Rhone River Travel Journal—Day 4

Palace of the Popes
Palace of the Popes

This morning we went directly into the walled city of old Avignon to the church of Saint Agricol (the patron saint of storks, for the unspiritual and non-orinthologoists).

Our tour guide explained that the statue above the door was of Mary reading a book. I mentioned to Ann that books did not even exist at the time of Mary. Ann retorted, “She was a remarkable woman.”

The main attraction in Avignon is the Palace of the Popes. Construction began in 1252 and  the palace became the new residence of the papacy in 1309. It was one of the largest and most opulent structures built in the 14th century because let’s face it, if Jesus taught anything it was that his followers should live lives of opulence, luxury and prosperity.

Seven popes lived in Avignon from 1309 to 1377, the time referred to by some as the Babylonian Captivity of the Popes. These seven were followed by two “anti-popes.”  The wife and Ann, being less ecumenical than me, immediately sided with the antipopes. I didn’t tell them the antipopes were not like the anti-Christ; they were no less Catholic than the popes. They just were not recognized as legitimate after the papacy returned to Rome.

Our tour of the Palace of the Popes was a disappointment, not because it crushed idealistic views we had of the papacy but because our tour guide recited facts about the structure but ignored the history behind it. Like many tour guides, she knew the facts, but didn’t know the story.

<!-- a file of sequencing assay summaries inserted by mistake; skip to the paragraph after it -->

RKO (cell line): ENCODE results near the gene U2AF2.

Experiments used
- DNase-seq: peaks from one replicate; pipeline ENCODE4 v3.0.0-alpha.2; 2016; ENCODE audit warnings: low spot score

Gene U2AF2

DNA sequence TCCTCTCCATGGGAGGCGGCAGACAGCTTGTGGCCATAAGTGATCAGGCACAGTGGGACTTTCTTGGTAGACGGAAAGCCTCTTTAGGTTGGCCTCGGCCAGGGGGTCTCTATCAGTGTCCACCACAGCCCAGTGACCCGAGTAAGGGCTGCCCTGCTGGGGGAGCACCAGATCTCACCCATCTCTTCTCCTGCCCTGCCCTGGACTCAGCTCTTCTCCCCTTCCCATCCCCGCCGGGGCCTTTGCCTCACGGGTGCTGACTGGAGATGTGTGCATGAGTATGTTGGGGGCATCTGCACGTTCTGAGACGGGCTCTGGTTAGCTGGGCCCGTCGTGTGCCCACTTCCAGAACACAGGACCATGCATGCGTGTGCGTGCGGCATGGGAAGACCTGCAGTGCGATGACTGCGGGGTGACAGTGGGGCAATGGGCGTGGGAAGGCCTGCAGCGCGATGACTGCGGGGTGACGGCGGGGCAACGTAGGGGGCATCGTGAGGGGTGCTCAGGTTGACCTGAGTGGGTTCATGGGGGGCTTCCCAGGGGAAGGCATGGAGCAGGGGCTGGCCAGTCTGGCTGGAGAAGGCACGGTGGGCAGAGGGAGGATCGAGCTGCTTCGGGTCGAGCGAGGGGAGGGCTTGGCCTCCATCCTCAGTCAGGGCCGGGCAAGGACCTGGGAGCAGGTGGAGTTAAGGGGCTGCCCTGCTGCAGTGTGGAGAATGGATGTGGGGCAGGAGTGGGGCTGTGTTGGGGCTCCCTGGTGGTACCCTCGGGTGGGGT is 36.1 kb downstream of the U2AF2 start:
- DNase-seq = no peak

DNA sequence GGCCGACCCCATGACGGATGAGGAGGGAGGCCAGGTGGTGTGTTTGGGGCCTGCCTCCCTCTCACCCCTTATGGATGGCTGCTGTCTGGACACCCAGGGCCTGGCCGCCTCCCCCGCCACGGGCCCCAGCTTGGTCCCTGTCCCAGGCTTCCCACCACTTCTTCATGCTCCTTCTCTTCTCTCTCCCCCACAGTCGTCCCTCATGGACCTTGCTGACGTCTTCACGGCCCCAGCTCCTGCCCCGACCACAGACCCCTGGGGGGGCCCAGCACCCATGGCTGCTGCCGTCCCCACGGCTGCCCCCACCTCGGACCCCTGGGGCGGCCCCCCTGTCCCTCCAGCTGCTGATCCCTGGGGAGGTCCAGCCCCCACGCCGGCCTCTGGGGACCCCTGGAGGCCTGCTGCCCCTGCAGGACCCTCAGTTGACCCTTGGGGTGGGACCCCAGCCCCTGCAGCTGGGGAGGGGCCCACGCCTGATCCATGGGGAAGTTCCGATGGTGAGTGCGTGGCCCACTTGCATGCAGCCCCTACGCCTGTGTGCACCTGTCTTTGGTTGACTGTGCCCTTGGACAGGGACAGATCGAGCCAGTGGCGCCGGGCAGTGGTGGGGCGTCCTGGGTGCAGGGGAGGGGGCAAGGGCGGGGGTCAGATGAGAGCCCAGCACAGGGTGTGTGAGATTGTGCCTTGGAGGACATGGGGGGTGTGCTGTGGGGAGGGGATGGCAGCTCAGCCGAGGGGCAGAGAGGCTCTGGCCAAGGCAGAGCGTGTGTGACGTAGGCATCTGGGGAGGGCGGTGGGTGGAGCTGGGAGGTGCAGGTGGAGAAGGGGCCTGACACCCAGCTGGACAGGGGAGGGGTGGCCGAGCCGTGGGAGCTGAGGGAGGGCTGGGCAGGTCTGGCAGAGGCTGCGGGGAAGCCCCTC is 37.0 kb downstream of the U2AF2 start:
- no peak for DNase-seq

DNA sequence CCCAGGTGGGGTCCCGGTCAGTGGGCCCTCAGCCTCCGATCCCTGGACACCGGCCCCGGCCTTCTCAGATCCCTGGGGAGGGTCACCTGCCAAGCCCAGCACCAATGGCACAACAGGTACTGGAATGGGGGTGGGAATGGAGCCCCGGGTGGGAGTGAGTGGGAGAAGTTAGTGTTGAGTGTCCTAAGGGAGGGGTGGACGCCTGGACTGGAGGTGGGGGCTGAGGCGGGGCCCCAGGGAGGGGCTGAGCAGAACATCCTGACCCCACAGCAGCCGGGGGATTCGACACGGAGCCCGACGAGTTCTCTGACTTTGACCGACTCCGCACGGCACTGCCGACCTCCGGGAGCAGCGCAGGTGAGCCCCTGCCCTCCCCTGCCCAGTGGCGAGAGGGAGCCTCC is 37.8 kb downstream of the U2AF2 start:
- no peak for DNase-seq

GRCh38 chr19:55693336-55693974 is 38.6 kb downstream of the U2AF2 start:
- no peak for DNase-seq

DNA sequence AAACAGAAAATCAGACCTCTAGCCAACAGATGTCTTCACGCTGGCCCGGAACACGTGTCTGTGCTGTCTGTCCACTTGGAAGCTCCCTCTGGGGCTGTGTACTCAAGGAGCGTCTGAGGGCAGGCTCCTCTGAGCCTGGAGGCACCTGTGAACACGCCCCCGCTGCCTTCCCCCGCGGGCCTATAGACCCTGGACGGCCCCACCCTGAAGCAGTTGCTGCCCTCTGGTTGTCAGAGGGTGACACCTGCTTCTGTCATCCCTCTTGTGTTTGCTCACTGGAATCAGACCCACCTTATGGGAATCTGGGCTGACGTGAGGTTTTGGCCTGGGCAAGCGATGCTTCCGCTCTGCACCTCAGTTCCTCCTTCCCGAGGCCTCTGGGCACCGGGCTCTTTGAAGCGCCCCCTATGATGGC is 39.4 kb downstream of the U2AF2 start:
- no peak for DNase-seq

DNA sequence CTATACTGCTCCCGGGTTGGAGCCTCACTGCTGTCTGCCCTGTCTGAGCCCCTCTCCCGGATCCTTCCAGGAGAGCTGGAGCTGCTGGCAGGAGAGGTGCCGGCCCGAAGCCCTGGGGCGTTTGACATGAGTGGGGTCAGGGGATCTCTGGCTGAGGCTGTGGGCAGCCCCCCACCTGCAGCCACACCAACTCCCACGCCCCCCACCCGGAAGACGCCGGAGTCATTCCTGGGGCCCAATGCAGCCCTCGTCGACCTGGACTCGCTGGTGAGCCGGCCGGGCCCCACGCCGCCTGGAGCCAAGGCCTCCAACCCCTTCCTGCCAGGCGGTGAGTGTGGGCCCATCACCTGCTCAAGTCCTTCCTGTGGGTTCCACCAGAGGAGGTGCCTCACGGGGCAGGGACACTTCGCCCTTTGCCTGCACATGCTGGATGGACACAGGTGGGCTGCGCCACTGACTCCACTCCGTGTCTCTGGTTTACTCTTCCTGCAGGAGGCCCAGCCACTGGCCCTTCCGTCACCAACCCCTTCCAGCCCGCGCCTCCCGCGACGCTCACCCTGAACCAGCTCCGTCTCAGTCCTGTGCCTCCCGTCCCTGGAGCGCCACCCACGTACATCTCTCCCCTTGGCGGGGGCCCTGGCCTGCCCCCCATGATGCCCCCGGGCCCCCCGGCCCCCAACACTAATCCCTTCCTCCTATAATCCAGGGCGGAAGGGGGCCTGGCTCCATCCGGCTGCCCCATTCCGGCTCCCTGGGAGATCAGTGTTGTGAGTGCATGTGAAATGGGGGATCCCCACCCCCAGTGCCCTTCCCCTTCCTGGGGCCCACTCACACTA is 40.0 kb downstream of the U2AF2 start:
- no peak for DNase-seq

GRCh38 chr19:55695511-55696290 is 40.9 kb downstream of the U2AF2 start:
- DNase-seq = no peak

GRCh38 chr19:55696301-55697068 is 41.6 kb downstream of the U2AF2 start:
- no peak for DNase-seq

The palace was opulent. In one enormous banquet hall the ceiling had been covered with lapis lazuli and gold so the monks would feel they were outside under the stars while  eating dinner. The popes of Avignon would be proud to know that 700 years after their deaths, tea is being sold in their names, along with a generous supply of tourist-trap chachka, in an elaborate gift shop in the palace. I refused to buy anything out of pure principle and because none of the books were in English.

After leaving the palace, we visited the Church of Saint Peter. Our tour guide told us statues were missing from the facade of the church because the crazies (not her word but mine) of the French Revolution destroyed them. It’s something we have heard at most of the churches we have visited in France. Of course, many of the Reformers did the same. At least the Reformers did it because they didn’t want people worshipping idols; the atheists did it because they didn’t want people worshipping God.

We returned to the ship early after some shopping. We sat on the deck at the bow of the ship enjoying the scenery of the Rhone and the drinks of the ship. I started blogging, and The Wife said, “Do you have to blog tonight?” I reminded her that my people were expecting me to blog for them. She said, “What; all 30 of them?” This is the kind of abuse I take as a I lay down my life to provide you with a travel journal. Just thought you should know.

More tomorrow. GS

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